Adult, Advertising as Topic, Alcohol Drinking, Beer, Television
Journal of Studies on Alcohol
The drinking behavior of 96 male normal drinking college students was assessed after they viewed a videotape of a popular prime-time television program complete with advertisements. Different versions of the videotape were used to evaluate the effects of a television program with and without alcohol scenes as crossed with the effects of three different types of advertisements (i.e., beer, nonalcoholic beverages and food). After viewing the videotape, the subjects, who were led to believe that they were participating in two separate and unrelated sets of experimental procedures, were asked to perform a taste rating of light beers, which actually provided an unobtrusive measure of their alcohol consumption. The results provided no support for the widely held assumption that drinking scenes in television programs or televised advertisements for alcoholic beverages precipitate increased drinking by viewers. This finding, however, must be considered in the context of the laboratory setting of the study, and thus may not generalize to real-life television viewing. Further research in this area is clearly needed, including an evaluation of the effects of television program content and advertisements on other populations (e.g., alcohol abusers).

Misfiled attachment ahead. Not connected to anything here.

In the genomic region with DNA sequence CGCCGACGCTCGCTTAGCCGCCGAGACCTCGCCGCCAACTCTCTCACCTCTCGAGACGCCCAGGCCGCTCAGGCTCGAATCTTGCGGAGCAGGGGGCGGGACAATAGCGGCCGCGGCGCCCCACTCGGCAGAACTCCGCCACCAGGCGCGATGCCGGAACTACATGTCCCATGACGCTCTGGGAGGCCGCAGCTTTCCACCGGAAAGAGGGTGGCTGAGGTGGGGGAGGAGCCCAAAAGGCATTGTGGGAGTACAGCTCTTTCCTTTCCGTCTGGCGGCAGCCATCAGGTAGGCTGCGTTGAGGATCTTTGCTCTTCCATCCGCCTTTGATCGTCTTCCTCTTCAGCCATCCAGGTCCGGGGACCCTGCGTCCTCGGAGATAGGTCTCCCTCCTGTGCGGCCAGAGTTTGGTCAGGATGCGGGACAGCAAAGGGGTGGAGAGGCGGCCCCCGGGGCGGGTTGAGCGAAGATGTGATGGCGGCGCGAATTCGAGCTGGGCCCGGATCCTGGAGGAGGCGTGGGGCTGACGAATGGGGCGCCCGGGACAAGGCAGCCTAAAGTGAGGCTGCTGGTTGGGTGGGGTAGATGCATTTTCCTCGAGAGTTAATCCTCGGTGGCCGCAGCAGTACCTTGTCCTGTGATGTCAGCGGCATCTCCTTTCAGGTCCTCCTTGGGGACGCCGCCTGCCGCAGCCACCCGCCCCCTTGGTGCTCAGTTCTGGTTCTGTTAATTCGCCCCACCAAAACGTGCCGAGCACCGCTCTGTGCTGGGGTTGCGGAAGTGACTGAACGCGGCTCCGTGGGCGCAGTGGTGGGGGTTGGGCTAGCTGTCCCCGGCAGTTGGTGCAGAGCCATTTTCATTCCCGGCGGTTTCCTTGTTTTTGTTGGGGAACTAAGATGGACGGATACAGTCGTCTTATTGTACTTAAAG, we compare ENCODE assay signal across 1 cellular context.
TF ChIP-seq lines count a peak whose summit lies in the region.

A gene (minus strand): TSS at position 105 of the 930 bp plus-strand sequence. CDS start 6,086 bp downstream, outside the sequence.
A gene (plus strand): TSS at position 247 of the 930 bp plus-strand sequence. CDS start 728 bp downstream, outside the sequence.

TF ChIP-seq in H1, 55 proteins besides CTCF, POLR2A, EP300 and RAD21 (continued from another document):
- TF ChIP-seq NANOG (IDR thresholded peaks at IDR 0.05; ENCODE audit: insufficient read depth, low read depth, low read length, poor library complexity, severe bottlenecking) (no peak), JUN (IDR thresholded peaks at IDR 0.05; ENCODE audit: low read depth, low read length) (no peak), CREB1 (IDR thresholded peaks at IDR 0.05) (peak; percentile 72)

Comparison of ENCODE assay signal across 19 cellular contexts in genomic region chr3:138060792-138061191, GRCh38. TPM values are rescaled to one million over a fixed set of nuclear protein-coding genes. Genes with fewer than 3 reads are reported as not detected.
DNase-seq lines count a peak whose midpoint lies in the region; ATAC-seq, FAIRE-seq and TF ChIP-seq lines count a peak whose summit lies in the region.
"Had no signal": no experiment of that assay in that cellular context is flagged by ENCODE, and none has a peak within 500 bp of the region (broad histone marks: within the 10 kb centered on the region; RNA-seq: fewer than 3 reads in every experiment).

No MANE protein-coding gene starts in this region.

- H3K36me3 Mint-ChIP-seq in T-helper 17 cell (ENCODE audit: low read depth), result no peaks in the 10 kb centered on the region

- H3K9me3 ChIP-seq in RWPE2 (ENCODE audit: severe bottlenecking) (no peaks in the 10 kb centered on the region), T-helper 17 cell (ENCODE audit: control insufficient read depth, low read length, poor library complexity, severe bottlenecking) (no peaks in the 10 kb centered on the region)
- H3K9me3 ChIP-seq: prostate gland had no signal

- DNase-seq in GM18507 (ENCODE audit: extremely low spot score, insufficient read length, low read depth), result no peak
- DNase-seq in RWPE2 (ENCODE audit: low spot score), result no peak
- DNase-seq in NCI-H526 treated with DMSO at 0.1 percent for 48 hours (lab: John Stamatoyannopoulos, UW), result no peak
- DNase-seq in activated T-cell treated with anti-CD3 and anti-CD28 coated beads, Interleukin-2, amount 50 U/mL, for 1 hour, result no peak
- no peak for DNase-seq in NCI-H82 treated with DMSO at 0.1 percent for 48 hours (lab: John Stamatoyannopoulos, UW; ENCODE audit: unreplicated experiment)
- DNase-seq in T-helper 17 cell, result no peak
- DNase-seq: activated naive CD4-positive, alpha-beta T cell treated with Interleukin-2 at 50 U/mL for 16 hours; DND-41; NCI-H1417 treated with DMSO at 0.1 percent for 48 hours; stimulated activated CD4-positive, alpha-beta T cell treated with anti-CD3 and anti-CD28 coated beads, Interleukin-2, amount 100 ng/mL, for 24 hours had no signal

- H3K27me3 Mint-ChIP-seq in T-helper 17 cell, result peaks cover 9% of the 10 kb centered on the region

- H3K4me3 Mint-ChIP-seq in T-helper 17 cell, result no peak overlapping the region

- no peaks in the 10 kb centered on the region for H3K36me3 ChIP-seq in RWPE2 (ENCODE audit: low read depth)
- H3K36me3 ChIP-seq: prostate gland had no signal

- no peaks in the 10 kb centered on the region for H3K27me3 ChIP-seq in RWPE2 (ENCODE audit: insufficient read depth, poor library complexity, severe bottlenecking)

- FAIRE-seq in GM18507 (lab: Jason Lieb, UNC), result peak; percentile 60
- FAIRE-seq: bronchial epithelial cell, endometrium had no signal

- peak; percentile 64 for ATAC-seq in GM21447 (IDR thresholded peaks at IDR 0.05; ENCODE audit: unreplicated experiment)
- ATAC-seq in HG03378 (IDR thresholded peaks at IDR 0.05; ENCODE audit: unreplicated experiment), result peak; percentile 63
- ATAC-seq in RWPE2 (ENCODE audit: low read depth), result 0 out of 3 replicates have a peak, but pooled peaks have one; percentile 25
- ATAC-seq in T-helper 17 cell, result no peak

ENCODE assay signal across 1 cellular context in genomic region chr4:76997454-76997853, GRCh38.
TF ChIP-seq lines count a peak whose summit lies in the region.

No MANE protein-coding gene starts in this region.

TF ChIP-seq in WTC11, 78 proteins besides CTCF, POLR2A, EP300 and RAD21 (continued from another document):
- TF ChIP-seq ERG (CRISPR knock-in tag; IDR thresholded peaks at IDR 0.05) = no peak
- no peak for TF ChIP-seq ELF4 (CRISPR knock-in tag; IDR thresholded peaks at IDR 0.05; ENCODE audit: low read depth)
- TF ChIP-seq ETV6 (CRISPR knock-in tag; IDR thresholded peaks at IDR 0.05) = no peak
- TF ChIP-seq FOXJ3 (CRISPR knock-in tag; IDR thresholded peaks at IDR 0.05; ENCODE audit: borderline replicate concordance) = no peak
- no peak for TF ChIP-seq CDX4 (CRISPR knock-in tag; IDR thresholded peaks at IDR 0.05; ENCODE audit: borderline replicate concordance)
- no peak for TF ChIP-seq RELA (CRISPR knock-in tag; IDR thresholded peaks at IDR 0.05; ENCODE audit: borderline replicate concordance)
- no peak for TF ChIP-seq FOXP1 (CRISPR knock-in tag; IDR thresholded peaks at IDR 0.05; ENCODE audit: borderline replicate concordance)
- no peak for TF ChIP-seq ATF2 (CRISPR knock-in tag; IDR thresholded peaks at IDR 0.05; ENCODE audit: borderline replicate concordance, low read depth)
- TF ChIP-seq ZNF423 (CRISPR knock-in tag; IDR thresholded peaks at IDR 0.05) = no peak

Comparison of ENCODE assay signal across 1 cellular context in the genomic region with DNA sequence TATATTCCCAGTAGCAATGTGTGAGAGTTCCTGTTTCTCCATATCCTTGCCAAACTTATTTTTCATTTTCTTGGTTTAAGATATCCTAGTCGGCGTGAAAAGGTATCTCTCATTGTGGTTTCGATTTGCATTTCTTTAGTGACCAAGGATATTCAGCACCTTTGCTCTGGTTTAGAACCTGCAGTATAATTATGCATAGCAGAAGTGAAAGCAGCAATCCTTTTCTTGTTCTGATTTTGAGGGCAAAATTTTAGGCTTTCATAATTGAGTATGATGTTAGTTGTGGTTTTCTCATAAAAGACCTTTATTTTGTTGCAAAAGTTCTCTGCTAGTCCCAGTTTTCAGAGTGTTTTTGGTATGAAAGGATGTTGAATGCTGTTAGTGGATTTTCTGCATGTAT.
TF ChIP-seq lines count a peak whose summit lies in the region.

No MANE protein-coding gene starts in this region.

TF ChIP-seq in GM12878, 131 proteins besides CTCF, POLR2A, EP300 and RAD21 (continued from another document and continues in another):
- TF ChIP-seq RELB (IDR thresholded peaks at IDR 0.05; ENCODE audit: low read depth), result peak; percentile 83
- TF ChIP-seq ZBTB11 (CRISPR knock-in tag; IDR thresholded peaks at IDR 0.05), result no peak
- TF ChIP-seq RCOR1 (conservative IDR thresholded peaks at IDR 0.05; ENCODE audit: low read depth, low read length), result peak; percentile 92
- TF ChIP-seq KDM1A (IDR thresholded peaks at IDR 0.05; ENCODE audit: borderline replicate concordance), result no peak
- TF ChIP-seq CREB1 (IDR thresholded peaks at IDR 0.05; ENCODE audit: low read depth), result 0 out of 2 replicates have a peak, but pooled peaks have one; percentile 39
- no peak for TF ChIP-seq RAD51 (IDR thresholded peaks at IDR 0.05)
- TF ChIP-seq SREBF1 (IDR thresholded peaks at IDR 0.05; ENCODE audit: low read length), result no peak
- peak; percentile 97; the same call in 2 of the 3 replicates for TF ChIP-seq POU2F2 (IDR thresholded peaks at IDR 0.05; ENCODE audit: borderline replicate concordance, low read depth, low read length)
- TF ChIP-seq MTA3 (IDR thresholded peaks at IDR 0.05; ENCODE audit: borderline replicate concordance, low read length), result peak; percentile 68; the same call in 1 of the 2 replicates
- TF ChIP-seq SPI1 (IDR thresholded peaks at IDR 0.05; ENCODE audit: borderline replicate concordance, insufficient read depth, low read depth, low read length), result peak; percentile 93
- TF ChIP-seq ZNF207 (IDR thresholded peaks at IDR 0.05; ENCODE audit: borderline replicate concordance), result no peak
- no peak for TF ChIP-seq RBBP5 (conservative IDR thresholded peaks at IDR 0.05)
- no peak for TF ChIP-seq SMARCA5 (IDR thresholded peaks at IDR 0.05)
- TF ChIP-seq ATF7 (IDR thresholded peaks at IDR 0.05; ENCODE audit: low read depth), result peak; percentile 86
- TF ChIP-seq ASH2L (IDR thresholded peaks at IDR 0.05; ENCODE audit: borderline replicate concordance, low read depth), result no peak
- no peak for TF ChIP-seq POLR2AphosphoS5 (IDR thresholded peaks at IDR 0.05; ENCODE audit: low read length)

Sobell, L. C.,
Sobell, M. B.,
Riley, D. M.,
Leo, G. I.,
(1986). Effect of Television Programming and Advertising on Alcohol Consumption in Normal Drinkers. Journal of Studies on Alcohol, 47(4), 333-340.
Available at: https://nsuworks.nova.edu/cps_facarticles/692